Bronwyn Labrum: biography and 10 questions about Women Now: The Legacy of Female Suffrage

Bronwyn Labrum, editor of Women Now: The Legacy of Female Suffrage, discusses her work with Te Papa Press

Dr Bronwyn Labrum is the Head of New Zealand and Pacific Cultures at the Museum of New Zealand Te Papa Tongarewa. She is the author of Women’s History: Researching and Writing Women’s History in New Zealand (BWB, 1993); and co-editor of Fragments: New Zealand Social and Cultural History (AUP, 2000); and Looking Flash: Clothing in Aotearoa New Zealand (AUP, 2007) and the best-selling Real Modern: Everyday New Zealand in the 1950s and 1960s (Te Papa Press), which was short-listed for the 2016 Ockham New Zealand Book Awards. She has also published articles and chapters both nationally and internationally on the history of women; asylums and mental health; the history of welfare services; and material culture and museums, contributing to significant edited collections and reference works in these areas. She blogs at MATTER (

Ten Questions with Bronwyn Labrum

Close to the eve of publication, what pleases you most about Women Now?

There are lots of things that please me about this book. I am enormously proud of it. I had a vision for it and I was able to realise it! I am so pleased that really busy, important authors with something to say said yes and wrote such terrific essays. I am really pleased that they responded to objects chosen for them from Te Papa’s collections. That shows that what we are collecting really resonates with people from all sorts of interests and perspectives. I am really pleased that we managed to go a little beyond the white, middle class view on suffrage and women’s rights, although not far enough. And I am really pleased that this is the first book in Te Papa’s important new series ‘Thinking About’. For a small book I think it carries a lot within it.

What do you hope the book’s impact will be?

I hope that readers will learn what women have achieved, often against considerable odds, since gaining the vote in 1893. They will also learn how much there is still to do. It would also be great to know that such interesting and important writers have a new platform to say new things. Some of them are well-known and others aren’t, so in a sense this book is widening the conversation. I also hope that it is a springboard for more thinking, writing, collecting and action. This is a small taste of what’s possible and I hope it will galvanise readers into taking responsibility for taking the kaupapa further.

How did you come up with the 12 objects and 12 essays format?

This was a discussion with Nicola Legat, Te Papa Press’s publisher. It’s like a collected essays format, but with a visual, tangible anchor. We wanted to showcase the collections but bring the literary and material modes and audiences together. This format created a discipline and structure. We also wanted to produce something modestly priced, yet beautiful and enticing.

How then did you go about matching the objects to the essayists?

This was a very pleasurable task. Some authors I know well so that was easy – a combination of interest, expertise and having something to say. For others I looked at their track record of writing and speaking and found something that fitted like a glove, I’m happy to say. A couple queried my suggestions and we compromised. It was a process and that is all part of what makes a good book.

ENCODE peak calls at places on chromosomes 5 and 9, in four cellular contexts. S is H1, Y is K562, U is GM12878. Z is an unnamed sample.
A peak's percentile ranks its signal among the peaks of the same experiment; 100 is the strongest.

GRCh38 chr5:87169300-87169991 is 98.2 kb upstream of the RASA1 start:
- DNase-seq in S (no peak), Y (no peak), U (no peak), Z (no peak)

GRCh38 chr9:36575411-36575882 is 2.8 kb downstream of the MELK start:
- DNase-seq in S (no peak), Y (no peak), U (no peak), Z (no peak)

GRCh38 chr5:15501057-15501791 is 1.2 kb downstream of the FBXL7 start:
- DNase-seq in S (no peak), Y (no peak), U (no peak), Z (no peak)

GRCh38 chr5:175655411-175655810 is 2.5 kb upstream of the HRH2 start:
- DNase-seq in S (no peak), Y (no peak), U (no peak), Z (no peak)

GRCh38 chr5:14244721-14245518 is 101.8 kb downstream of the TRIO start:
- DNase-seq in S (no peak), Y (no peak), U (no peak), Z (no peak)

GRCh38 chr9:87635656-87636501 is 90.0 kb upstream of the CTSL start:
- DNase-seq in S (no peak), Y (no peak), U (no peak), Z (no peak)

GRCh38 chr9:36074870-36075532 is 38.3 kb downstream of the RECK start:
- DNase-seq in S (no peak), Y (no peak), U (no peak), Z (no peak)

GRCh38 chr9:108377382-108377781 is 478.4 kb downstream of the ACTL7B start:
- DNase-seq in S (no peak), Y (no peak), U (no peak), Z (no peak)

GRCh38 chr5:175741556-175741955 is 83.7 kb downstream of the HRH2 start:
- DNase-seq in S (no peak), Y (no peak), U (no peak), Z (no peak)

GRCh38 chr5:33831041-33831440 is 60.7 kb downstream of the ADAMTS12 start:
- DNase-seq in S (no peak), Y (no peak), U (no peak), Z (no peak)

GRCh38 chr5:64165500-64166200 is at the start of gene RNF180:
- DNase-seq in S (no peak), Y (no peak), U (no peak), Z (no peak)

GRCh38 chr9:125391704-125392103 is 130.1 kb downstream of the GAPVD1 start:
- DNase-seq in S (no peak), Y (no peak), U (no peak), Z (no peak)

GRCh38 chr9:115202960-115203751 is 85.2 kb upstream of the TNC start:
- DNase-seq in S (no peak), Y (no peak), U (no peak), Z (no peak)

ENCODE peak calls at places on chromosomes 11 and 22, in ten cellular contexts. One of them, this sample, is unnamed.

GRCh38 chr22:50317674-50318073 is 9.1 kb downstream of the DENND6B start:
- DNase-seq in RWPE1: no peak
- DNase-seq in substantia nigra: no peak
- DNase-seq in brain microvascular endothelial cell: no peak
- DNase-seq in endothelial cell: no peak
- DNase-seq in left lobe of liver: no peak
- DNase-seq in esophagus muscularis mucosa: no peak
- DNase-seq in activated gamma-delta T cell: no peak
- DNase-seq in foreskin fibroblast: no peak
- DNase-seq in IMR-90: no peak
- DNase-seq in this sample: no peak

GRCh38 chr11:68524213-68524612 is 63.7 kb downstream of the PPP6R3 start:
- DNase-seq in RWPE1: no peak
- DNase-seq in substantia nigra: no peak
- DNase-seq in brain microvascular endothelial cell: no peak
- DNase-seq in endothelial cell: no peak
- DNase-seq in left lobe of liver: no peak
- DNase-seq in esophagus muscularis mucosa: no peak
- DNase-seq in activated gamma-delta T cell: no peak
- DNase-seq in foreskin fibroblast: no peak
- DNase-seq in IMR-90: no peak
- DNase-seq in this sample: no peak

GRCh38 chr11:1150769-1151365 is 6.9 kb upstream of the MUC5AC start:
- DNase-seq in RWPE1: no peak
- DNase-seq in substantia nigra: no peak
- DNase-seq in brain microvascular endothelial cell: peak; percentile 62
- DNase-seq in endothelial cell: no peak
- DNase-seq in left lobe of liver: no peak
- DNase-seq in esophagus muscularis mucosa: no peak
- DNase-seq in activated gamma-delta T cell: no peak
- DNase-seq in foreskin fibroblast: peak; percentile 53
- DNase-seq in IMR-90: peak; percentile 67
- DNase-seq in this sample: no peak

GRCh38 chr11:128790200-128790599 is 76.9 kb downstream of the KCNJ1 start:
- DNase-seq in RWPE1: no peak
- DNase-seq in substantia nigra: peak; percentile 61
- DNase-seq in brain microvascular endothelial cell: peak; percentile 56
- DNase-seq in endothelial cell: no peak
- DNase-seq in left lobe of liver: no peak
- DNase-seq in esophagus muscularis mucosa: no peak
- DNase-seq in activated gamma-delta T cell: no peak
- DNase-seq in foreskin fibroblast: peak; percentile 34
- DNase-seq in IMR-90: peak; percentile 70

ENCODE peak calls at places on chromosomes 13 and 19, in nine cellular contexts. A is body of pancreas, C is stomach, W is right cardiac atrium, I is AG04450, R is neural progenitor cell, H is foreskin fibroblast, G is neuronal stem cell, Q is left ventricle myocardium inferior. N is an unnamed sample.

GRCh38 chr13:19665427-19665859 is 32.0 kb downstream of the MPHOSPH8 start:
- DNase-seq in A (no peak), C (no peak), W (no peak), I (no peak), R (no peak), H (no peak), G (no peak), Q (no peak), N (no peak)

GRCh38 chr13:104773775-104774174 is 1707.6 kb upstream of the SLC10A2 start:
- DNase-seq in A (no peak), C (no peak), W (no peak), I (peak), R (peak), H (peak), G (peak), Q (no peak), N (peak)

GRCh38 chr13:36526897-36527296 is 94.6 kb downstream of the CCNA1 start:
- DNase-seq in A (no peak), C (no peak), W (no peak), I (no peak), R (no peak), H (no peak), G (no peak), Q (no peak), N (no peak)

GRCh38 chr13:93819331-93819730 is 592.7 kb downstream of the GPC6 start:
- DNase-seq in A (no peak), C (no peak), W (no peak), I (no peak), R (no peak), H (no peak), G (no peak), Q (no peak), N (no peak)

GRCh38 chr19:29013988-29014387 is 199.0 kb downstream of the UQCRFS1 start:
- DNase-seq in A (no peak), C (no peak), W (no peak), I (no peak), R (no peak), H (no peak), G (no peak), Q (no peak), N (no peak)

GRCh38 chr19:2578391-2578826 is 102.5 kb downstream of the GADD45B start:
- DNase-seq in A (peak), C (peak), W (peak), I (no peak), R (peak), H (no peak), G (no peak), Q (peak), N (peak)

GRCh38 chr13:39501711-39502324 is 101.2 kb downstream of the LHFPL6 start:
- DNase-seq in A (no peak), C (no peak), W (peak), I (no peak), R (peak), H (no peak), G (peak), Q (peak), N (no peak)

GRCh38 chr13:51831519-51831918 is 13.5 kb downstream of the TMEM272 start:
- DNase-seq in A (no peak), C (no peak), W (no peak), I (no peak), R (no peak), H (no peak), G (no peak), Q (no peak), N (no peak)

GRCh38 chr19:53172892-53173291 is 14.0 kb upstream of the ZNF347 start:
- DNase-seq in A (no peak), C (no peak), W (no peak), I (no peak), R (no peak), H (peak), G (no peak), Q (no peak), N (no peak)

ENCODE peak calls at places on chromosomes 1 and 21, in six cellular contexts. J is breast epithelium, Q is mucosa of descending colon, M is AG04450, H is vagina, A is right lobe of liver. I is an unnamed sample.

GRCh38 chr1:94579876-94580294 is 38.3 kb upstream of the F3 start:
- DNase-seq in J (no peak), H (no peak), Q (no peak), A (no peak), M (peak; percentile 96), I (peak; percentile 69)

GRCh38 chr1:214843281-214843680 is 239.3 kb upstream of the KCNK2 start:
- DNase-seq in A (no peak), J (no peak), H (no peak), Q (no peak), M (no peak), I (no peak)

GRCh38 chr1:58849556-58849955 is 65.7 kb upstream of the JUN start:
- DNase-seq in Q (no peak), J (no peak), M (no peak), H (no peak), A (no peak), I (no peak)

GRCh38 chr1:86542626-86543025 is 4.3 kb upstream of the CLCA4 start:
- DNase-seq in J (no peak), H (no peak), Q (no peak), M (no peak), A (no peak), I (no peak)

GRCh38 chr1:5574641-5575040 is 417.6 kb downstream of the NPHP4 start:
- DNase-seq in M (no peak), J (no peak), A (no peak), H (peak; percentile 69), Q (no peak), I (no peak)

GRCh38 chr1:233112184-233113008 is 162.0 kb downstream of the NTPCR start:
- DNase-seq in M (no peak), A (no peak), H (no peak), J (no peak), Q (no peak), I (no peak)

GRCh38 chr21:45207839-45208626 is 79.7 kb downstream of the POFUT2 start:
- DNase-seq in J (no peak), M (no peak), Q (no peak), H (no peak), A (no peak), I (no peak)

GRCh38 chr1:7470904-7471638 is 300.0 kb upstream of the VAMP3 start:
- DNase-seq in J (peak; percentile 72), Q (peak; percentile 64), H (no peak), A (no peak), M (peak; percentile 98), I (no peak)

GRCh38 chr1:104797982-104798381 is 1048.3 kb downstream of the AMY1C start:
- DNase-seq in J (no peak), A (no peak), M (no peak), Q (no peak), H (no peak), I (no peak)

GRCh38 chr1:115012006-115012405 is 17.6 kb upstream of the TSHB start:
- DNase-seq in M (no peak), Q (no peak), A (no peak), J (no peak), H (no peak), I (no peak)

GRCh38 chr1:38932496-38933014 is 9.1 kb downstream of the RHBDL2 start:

Some of the writers are men. Why?

I didn’t want this to be a book that only women read or supported. As I write in the introduction, men need to take responsibility for working towards gender equality. The lovely variety in the book takes on an added twist with men’s views.

When the essays came back, did they surprise you?

Only in that they were so good! I provided a very light brief so that the authors had lots of room to move. So I did wonder what they would come up with. But that was part of the plan – lots of different voices, showing diversity as well as common issues and concerns. I am delighted with the results.

You must know these objects well given they are in Te Papa’s collection. But were there some on which a new light was shone by the writers?

All the essays revealed something new for me. That’s what so great about them. The way, for example, Megan Whelan starts with art and ends up with statues, or that Grace Taylor questions the purpose of the pussy hat. Similarly, the trans-Tasman context of our ten dollar note is wonderfully excavated by Charlotte Macdonald. You will have to read the rest to see what I mean!

Working on the book – a pleasure?

Undoubtedly. The format and willingness and skill of the authors made it a breeze compared with some much larger and more complex books I have done previously.

Are there more books planned in this Te Papa ‘Thinking About’ series?

Yes, we have three more planned in the next few years. We will be producing one for the Tuia Encounters 250 commemoration next year, with the working title ‘Putting Cook in Perspective: 250 years of encounters’, then books focussed on the New Zealand Wars and Matariki. I hope the series will continue for some time as there are many important national occasions to investigate.

What are you reading right now?

It’s my privilege at the moment to be evaluating several manuscripts for publication. There is some terrific New Zealand history publishing waiting in the wings. Because of my busy day job I read mostly online: I am really enjoying The Spinoff and other long-form journalism which seems to be going from strength to strength at the moment.